We use OpenVPN to protect ourselves from security threats. Virtual private networks – or VPNs – make our public internet safer by encrypting the network we use, letting us share information securely. With a VPN, we can:
1. Connect to a private network seamlessly. We can connect the software on our laptops to parts of our platform that aren’t open to the public internet without having to configure them specially.
2. Segment traffic. We know that employee traffic comes to our platform via the VPN. Which means we can make network rules control that type of traffic. It’s one of a small number of entry points that an attacker could use, so it’s important we can shut it down if we need to.
3. Improve monitoring. We can see all employee sessions in a central place, and disconnect them if we see something suspicious. To be clear, we can’t see what employees are looking at (and don’t want to), but we can see who’s connected and when.
OpenVPN is great, but we wanted to make some changes
We’ve used OpenVPN at Monzo for a while now. It’s a tried and tested solution for the actual inner workings of a VPN. But, we didn’t want to use an enterprise version because of costly and rigid licenses, and the community edition lacked some features we were using. So we started a project to upgrade our OpenVPN infrastructure.
The main things we wanted to improve were authentication, logging employee sessions and deployment.
Our old setup authenticated users with a username and password, as well as a single-use password generated by Google Authenticator, which the user’s laptop provided to OpenVPN using its ‘static challenge’ protocol, which asks the user for an extra piece of information after they provide a username and password. A proprietary OpenVPN application would verify the single-use password. This was slow, and a frustrating experience for our employees who had to enter these codes several times a day. It meant having your phone at hand, having the Google Authenticator app installed and remembering your laptop password. You need your laptop because your VPN password is stored in your laptop keychain.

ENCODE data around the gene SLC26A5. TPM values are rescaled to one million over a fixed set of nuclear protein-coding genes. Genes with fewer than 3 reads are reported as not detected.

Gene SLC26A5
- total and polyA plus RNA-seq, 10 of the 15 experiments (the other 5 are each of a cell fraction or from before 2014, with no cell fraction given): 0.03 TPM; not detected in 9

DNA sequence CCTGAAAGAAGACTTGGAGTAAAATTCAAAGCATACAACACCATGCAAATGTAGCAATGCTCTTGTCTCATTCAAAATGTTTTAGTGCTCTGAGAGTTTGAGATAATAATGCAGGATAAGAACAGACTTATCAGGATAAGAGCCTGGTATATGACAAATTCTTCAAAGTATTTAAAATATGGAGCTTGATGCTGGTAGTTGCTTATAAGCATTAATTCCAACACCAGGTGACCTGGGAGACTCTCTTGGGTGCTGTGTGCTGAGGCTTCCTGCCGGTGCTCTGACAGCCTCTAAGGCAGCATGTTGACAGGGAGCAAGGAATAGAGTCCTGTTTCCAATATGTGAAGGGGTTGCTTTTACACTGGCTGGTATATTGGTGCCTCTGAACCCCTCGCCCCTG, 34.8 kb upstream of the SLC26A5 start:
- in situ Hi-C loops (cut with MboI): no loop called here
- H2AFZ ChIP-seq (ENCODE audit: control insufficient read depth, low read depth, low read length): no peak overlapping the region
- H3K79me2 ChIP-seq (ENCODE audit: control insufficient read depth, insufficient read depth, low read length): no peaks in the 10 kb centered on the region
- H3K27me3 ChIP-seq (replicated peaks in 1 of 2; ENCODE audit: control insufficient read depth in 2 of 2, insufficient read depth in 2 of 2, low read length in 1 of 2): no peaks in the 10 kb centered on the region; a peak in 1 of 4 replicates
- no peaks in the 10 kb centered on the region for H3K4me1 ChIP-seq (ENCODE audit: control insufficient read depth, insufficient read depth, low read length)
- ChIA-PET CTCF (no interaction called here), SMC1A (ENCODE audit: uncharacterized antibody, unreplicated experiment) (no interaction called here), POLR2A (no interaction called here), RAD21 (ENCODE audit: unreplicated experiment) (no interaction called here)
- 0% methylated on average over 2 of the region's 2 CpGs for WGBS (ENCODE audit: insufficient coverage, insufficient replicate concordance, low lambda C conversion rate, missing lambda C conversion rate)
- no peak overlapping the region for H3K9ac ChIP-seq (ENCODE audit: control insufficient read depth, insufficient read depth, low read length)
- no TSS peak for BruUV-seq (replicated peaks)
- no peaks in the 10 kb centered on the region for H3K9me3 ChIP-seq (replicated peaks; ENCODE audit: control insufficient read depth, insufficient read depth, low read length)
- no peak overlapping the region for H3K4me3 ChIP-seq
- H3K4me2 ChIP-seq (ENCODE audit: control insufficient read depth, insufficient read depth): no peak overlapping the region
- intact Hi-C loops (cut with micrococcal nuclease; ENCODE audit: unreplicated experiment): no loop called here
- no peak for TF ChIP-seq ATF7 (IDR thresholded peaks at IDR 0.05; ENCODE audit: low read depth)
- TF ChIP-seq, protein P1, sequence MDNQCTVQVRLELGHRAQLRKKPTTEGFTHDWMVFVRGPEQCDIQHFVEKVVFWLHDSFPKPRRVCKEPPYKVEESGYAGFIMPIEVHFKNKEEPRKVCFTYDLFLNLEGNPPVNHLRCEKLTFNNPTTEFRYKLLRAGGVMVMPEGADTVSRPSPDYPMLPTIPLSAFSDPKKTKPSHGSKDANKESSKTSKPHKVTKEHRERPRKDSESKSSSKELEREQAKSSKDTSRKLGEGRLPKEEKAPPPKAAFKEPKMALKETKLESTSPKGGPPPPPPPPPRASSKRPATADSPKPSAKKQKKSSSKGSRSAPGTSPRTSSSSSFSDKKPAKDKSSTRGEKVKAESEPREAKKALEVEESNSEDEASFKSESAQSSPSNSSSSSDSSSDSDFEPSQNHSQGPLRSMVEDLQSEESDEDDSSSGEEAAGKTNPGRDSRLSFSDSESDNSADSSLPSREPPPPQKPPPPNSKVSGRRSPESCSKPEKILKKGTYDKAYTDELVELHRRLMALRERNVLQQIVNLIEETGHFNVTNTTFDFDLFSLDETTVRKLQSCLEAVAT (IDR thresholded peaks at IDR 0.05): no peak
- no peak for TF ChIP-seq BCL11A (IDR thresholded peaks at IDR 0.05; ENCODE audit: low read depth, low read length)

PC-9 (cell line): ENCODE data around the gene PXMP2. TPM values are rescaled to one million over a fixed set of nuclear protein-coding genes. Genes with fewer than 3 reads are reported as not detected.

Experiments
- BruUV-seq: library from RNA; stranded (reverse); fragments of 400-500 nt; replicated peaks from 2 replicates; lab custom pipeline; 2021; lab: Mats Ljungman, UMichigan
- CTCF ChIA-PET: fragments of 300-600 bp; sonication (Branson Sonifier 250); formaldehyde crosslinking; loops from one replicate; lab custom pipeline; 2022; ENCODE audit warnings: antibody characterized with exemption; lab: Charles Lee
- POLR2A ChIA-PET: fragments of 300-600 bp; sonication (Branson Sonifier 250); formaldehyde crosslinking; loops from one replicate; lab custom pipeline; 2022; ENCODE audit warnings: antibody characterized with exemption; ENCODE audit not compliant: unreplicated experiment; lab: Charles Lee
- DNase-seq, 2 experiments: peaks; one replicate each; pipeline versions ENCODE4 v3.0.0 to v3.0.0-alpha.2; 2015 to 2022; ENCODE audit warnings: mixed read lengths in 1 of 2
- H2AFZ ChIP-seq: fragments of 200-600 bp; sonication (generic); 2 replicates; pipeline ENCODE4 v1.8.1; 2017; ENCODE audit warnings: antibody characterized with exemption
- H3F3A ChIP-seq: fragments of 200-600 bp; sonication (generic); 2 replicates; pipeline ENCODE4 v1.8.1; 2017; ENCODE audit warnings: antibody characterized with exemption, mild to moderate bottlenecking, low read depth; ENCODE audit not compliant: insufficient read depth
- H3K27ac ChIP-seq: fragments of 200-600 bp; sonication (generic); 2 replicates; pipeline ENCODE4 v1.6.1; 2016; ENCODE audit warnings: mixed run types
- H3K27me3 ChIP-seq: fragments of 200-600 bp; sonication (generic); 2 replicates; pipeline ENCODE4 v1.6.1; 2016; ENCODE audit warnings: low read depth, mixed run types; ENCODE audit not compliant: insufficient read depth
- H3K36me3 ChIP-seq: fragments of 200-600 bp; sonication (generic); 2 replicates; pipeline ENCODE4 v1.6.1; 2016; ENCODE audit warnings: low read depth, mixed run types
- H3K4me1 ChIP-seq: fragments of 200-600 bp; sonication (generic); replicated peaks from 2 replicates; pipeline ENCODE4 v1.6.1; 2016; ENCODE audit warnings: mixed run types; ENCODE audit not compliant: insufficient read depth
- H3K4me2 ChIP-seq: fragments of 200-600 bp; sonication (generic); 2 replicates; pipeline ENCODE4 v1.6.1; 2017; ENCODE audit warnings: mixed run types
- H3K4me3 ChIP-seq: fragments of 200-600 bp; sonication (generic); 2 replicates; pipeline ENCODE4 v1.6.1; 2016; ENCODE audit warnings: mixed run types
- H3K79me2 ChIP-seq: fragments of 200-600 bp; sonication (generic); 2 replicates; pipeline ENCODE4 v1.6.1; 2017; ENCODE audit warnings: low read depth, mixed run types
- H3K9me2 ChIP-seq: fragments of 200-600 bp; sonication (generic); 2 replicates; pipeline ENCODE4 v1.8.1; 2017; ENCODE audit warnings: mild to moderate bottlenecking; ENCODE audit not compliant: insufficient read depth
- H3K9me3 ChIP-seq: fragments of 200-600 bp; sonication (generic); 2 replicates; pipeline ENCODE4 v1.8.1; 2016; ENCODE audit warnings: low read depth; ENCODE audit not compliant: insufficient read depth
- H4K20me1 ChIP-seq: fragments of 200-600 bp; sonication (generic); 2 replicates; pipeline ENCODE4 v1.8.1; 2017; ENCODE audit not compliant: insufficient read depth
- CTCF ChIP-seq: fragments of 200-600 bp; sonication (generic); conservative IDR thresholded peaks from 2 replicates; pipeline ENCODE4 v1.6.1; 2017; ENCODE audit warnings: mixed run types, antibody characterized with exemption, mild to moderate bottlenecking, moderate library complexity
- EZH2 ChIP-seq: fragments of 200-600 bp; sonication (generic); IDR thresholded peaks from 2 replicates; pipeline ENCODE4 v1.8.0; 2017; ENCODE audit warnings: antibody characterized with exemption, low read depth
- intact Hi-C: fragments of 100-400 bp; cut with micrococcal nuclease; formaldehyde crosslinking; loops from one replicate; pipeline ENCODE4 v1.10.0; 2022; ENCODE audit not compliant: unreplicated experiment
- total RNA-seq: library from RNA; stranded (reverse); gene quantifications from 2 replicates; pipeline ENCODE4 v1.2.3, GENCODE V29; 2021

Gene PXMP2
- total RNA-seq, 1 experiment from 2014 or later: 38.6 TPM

Logging employee sessions
We used to only have the OpenVPN logs to tell who was logged in at any time, and they were nearly impossible to analyse. We wanted to treat VPN sessions like we treat anything else in our platform: assign an identifier and keep track of its state in Cassandra, Monzo’s primary database.
We wanted to fundamentally change the way the VPN is deployed. It was previously a ‘snowflake’ in our platform, with a whole EC2 box to itself. We wanted to move it to Kubernetes, with several concurrent pods, to make it more like any of our other backend services. As time goes on, we’re trying to move more and more of our platform to Kubernetes, which we're making a serious bet on as the future of software deployments. We also wanted to move away from a few components we were using with OpenVPN, and instead use the community edition with our own code to add features.
We decided we wanted to move to notification-based login. So whenever you want to log in, all you have to do is approve the notification we send to you. You still need to have your phone with you and remember your laptop password. There’s a certificate stored in your laptop which logs you in. These certificates are generated on the backend and are scoped to a specific user, so we know which account to ping when a log in attempt is made. Here’s a diagram to show how it works:
We have over 700 employees now, so we have to deal with quite a few edge cases, including someone who works here not having a smartphone (either temporarily or permanently). For cases like this, we use small low powered devices which generate single-use passwords in the same way as Google Authenticator. If our backend says we need to use single-use password login, we request one from the user’s laptop using OpenVPN’s ‘dynamic challenge’ protocol which instructs the laptop to ask the user for an extra piece of information.
To manage this authentication flow, we developed a Go service which runs as a sidecar to OpenVPN. It sits as another container in the same Kubernetes pod. This service controls OpenVPN through its management socket; a file on the OpenVPN server through which you can send commands to accept and reject connections. OpenVPN sends us a request through this socket for every connection attempt with a bunch of information about the session. We get the common name of the certificate from that request, which relates to an employee’s user ID. We then look up that employee to check if they’re allowed to open a connection, and to fetch an identifier so we can send a login notification.